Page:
Edward Milton Cisneros, a real estate agent at New York Living Solutions, was surprised recently to receive a panicked phone call from a family he is representing in the purchase of a Long Island City new construction condo. The buyers said the appraisal for their new home — a two-bedroom and studio they planned to combine into one unit — had come in far below the agreed-upon purchase price.
“I got an alarmed phone call from my buyer,” Cisneros recalled. “The bank was questioning why they were paying so much.”
The low appraisal threatened to kill the sale, he said. The bank would now only lend up to the appraised value, and there was no telling whether the buyers would be willing or able to cough up the extra cash needed to close the gap between the appraisal and the agreed-upon price.
Luckily, the developer was anxious to close and the two sides hammered out a last-minute deal, with the buyers paying a lower purchase price but higher closing costs.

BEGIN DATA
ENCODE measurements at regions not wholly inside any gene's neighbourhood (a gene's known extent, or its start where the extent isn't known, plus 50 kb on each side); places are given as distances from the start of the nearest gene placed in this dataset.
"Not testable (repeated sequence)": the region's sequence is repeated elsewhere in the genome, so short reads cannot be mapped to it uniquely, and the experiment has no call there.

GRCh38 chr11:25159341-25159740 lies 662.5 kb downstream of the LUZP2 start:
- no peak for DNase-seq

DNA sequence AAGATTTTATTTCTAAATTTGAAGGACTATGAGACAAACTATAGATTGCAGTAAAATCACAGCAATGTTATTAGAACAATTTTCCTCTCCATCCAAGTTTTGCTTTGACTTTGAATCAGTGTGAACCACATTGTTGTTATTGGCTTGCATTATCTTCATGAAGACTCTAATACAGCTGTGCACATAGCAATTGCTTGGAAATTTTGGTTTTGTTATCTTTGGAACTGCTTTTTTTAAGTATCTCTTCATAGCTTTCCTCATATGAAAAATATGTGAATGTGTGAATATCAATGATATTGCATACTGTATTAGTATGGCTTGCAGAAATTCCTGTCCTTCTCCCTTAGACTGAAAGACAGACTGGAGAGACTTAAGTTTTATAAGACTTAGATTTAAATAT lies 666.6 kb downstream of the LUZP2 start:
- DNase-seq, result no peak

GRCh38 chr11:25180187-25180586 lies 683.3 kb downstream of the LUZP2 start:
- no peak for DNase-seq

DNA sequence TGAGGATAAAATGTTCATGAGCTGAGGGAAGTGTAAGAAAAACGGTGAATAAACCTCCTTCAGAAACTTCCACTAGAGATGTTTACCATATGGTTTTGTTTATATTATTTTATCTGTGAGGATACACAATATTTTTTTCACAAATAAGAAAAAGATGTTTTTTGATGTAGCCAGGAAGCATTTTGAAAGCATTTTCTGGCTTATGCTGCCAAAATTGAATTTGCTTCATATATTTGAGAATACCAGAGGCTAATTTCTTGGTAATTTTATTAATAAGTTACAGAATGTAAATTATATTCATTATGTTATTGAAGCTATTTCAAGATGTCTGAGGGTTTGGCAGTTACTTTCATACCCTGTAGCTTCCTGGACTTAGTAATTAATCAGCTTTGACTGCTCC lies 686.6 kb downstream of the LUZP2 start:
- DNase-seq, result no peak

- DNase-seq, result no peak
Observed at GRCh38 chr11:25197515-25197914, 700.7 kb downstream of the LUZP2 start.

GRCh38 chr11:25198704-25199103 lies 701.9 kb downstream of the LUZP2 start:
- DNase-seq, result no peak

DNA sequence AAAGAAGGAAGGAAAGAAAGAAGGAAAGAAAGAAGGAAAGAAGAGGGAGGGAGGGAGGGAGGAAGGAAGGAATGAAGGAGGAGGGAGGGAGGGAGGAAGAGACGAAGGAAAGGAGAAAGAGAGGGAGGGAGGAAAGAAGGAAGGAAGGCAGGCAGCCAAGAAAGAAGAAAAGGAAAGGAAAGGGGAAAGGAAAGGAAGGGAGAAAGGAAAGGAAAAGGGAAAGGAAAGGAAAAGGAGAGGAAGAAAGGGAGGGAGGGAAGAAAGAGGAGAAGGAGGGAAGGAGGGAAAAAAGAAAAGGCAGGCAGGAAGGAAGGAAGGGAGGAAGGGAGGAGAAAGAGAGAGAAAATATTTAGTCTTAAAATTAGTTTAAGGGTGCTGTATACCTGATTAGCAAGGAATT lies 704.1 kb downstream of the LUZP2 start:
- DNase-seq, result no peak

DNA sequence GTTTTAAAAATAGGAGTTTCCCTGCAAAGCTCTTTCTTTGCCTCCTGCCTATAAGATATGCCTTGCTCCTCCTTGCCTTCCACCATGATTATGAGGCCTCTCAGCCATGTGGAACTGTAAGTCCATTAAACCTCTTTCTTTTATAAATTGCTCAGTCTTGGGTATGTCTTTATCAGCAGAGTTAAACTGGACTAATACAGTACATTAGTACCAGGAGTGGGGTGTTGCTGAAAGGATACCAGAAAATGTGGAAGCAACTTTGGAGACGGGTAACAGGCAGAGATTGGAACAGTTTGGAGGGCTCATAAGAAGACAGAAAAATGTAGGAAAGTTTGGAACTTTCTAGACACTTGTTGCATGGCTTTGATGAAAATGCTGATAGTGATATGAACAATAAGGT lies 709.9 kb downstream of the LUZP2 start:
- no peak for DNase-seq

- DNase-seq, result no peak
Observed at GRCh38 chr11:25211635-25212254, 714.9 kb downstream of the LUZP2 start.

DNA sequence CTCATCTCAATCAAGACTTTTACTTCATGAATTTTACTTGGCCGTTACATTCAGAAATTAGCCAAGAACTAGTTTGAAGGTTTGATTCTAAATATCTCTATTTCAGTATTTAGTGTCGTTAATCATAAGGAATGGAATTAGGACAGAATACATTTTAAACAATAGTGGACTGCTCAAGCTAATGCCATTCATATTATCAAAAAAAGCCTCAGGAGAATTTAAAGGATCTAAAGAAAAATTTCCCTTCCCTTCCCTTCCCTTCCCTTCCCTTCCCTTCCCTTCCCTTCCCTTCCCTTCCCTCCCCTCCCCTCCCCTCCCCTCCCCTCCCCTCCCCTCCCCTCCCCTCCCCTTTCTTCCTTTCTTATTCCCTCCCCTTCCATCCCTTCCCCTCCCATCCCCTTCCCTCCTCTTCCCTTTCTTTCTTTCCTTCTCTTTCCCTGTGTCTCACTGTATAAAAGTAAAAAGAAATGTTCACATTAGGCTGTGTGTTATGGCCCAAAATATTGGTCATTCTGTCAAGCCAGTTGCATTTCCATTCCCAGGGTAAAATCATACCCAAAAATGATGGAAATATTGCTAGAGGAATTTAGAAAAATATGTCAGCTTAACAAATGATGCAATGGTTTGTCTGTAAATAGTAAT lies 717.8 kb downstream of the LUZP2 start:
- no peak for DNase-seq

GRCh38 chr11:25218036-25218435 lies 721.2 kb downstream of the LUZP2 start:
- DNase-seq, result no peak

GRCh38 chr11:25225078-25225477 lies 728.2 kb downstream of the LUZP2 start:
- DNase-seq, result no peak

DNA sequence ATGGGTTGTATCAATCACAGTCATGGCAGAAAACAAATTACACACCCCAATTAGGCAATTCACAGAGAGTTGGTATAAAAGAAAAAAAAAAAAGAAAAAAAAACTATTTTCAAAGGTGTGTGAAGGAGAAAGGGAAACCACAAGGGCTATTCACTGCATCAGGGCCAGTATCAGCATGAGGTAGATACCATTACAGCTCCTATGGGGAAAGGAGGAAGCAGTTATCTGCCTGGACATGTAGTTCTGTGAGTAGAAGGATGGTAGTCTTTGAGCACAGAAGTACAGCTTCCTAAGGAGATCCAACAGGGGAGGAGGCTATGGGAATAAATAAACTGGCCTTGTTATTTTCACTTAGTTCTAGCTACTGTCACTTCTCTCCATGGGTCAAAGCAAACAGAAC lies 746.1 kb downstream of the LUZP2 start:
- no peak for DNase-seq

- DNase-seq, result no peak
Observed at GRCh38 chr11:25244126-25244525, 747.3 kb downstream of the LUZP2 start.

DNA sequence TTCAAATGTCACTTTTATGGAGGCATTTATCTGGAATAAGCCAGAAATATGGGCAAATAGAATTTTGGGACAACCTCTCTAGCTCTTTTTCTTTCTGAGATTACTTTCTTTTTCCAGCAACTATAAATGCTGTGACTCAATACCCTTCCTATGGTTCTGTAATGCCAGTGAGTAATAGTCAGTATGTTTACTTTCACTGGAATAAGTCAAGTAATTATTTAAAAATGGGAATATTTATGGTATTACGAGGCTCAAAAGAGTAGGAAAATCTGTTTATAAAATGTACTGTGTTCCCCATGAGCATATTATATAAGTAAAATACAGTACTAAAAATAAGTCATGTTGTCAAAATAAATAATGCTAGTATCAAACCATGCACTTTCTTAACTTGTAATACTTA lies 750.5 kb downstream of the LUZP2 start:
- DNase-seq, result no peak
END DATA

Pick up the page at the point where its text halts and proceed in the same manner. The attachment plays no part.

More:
“It stalled the closing for a few days while they tried to work that out,” said Cisneros, who noted that he has encountered several tough appraisals recently. “It’s a very difficult time to determine value right now.”
That’s truer than Cisneros may realize.
Real estate brokers all over the New York City area say that more and more appraisals are coming in unexpectedly low, disrupting sales that they expected to close seamlessly. The problem has spread rapidly in recent months, due in part to new guidelines known as the Home Valuation Code of Conduct, which went into effect May 1. HVCC is intended to prevent appraisal fraud by requiring appraisers to be selected by third parties who have no stake in the sale, but brokers say the code has unintended side effects that make it harder to get deals done.
Thanks to the new rules, an increasing number of appraisals are being conducted by out-of-towners unfamiliar with the complex and idiosyncratic New York City market, they say, leading to appraisals that come in up to 35 to 40 percent below the contract price and torpedoing deals in the process.